Delineating controls on hydrologic variability and water geochemistry in central Texas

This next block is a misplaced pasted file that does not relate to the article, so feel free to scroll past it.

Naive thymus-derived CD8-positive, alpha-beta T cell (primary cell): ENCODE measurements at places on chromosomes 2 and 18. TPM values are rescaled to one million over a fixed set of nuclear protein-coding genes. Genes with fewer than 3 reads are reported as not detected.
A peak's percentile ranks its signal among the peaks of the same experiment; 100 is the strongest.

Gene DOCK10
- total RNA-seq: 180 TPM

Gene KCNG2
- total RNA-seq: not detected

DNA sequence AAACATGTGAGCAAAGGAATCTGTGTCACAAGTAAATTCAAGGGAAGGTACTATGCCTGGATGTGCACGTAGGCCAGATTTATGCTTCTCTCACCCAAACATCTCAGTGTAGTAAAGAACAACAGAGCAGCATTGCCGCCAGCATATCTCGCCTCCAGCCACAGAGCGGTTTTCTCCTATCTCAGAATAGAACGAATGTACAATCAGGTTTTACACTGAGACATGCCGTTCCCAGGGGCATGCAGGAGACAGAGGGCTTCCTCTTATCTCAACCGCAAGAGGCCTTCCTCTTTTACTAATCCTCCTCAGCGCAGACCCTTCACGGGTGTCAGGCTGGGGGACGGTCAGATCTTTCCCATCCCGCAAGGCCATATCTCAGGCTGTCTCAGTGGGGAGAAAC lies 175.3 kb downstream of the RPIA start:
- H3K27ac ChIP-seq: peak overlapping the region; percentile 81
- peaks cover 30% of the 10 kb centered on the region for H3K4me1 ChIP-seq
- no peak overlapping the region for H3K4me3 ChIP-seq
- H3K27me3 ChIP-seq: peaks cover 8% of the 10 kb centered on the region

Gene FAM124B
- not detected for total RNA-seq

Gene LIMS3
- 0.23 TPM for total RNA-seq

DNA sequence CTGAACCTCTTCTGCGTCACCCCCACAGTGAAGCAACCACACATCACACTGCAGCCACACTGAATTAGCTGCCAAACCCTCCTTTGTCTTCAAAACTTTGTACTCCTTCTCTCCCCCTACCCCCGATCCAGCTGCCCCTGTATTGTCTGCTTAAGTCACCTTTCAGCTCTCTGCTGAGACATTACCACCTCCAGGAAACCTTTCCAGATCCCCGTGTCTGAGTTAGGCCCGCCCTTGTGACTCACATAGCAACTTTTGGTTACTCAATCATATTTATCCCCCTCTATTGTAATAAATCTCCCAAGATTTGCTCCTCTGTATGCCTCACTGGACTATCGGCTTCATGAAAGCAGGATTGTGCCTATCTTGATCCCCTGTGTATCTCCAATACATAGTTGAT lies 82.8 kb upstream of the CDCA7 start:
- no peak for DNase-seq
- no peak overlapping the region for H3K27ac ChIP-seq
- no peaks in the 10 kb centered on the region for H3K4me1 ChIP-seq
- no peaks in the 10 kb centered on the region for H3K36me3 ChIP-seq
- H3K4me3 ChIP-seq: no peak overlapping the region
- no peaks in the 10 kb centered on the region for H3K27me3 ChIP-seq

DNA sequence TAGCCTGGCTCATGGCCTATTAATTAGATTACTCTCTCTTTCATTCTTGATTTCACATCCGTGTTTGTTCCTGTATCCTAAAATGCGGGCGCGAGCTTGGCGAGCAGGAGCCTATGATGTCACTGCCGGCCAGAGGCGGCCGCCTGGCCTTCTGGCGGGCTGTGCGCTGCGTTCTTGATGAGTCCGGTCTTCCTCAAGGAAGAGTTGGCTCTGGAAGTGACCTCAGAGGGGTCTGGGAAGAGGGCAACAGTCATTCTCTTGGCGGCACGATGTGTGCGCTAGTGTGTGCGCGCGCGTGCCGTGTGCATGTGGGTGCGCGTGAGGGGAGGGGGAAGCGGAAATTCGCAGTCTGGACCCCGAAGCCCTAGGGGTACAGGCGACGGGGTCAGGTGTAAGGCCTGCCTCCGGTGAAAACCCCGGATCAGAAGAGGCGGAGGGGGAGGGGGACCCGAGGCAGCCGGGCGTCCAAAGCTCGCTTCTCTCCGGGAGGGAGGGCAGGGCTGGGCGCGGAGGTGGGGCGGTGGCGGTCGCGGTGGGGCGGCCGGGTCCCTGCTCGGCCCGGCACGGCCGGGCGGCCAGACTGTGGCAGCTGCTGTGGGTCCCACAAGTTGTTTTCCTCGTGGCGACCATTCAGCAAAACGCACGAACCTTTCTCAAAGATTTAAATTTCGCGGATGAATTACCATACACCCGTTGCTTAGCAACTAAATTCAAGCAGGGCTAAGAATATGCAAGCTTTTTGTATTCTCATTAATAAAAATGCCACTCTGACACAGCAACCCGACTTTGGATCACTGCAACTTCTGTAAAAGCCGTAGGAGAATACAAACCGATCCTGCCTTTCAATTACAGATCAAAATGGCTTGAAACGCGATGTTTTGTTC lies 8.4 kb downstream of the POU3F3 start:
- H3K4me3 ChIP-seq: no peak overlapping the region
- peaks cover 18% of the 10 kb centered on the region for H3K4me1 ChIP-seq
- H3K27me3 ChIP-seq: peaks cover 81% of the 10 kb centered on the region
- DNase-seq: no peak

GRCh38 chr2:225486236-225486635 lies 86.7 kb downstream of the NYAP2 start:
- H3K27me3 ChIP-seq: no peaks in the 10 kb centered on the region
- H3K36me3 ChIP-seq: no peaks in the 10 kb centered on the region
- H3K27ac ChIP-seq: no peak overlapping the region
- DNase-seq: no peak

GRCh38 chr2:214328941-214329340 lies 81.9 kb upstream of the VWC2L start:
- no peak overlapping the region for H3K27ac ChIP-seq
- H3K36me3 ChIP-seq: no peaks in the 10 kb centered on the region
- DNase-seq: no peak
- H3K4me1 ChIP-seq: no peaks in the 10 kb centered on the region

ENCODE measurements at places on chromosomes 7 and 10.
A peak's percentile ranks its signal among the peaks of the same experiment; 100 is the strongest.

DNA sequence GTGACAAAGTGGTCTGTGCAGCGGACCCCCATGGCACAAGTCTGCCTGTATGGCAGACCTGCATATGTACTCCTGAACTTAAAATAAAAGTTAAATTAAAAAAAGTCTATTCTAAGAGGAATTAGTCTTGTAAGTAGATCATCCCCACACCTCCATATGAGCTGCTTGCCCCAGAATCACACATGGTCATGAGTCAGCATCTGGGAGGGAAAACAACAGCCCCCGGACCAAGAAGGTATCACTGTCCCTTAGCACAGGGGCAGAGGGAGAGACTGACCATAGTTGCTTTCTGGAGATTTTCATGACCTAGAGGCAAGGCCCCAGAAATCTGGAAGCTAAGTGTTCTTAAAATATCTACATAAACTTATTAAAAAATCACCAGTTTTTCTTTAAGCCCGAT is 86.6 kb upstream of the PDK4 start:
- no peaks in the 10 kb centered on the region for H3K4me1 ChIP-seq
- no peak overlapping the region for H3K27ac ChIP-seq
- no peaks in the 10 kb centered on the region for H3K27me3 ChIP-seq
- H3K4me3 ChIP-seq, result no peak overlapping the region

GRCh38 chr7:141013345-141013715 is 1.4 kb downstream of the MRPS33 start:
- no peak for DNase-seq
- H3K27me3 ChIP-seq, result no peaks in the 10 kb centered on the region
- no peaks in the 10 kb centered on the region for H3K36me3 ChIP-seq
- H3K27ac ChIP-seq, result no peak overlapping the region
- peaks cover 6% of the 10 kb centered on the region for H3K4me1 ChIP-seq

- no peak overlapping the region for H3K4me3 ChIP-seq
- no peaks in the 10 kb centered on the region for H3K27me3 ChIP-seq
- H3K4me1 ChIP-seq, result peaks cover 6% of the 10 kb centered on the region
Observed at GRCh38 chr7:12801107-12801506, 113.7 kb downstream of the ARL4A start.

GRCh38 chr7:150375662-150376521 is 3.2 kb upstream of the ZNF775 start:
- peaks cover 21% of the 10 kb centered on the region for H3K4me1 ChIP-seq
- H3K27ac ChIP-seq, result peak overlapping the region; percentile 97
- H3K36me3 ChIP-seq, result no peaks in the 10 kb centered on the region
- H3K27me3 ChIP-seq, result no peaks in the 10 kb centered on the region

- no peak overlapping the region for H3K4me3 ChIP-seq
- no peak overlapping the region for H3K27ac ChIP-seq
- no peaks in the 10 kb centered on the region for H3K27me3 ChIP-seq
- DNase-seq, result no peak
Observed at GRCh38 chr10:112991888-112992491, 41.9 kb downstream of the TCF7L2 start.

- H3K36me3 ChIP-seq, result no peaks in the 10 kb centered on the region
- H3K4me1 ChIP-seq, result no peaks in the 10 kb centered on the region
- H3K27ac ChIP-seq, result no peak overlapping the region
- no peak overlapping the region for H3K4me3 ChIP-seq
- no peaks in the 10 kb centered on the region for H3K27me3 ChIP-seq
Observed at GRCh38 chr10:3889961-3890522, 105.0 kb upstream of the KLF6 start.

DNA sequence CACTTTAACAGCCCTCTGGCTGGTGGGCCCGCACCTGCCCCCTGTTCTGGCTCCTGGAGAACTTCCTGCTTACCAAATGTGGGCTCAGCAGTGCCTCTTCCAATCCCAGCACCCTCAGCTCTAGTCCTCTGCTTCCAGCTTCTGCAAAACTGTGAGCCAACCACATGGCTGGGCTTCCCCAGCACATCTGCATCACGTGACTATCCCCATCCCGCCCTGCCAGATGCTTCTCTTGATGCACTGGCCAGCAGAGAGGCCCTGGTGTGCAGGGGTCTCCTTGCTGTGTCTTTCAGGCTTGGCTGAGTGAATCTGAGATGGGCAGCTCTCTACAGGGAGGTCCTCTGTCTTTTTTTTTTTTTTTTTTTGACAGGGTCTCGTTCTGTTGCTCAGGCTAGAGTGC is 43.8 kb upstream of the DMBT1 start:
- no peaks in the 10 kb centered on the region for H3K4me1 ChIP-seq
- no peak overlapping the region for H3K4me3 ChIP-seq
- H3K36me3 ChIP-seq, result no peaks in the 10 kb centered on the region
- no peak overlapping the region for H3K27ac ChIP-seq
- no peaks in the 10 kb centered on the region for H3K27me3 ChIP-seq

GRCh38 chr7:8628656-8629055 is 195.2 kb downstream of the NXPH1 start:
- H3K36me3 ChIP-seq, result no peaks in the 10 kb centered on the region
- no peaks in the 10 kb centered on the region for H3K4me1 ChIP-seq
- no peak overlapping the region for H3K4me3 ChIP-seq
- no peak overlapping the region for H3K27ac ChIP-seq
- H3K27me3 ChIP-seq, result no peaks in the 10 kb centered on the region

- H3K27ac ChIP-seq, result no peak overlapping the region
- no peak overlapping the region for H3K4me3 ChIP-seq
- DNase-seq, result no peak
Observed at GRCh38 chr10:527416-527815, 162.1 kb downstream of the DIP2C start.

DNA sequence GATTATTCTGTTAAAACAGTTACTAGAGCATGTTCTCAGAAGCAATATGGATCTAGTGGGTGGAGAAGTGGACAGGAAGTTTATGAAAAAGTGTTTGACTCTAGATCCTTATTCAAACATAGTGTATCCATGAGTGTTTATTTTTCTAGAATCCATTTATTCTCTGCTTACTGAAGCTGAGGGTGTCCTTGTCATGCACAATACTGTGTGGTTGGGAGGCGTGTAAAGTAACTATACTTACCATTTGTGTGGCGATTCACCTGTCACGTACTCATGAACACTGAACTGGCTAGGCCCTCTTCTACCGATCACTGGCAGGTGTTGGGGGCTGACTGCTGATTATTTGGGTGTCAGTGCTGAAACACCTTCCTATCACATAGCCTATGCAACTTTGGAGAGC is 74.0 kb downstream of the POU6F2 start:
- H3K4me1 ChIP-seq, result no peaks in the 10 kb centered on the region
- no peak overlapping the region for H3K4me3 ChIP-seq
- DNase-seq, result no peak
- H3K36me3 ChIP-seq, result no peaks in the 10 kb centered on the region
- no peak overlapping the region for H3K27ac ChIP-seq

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There is a strong concern about how water resources will be affected by future climate change. Investigation of how a hydrologic system might respond to climate change, however, requires a detailed understanding of the controls on and factors that might affect that system. The research presented in this dissertation focuses on improving the understanding of the Barton Springs segment of the Edwards aquifer in central Texas. The first three chapters of this dissertation present research investigating spatial and temporal controls on groundwater geochemistry. The fourth chapter focuses on characterizing and understanding the controls on long-term hydrologic variability by reconstructing past climate from a speleothem (cave mineral deposit) collected from a central Texas cave. On spatial scales, Edwards aquifer groundwater geochemistry is influenced by water-rock interaction (calcite and dolomite recrystallization, gypsum dissolution, and calcite precipitation) and mixing between fresh groundwater and saline groundwater. On temporal scales, variation in groundwater geochemistry is dictated by the extent to which fresh groundwater mixes with recharging stream water. The degree of mixing is sensitive to changes in climate conditions (i.e., more mixing under wetter conditions) and type of flow path (i.e., conduit or diffuse) that dominantly supplies a given site. The geochemistry of stream water, which provides the majority of recharge to the aquifer, is degrading over time and indirectly controlled by anthropogenic sources under both wet and dry conditions. Climate reconstructed from a speleothem suggests that central Texas moisture conditions were relatively constant from the mid to late Holocene (0 to 7 ka), except for an extended dry interval from 0.5 to 1.5 ka. Speleothem δ18O values spike during this dry interval, suggesting that decreases in Pacific-derived moisture or decreased tropical storm activity might have been coincident with the prolonged dry interval. This research has improved understanding of the natural variability of and controls on physical and geochemical components of hydrologic system in central Texas.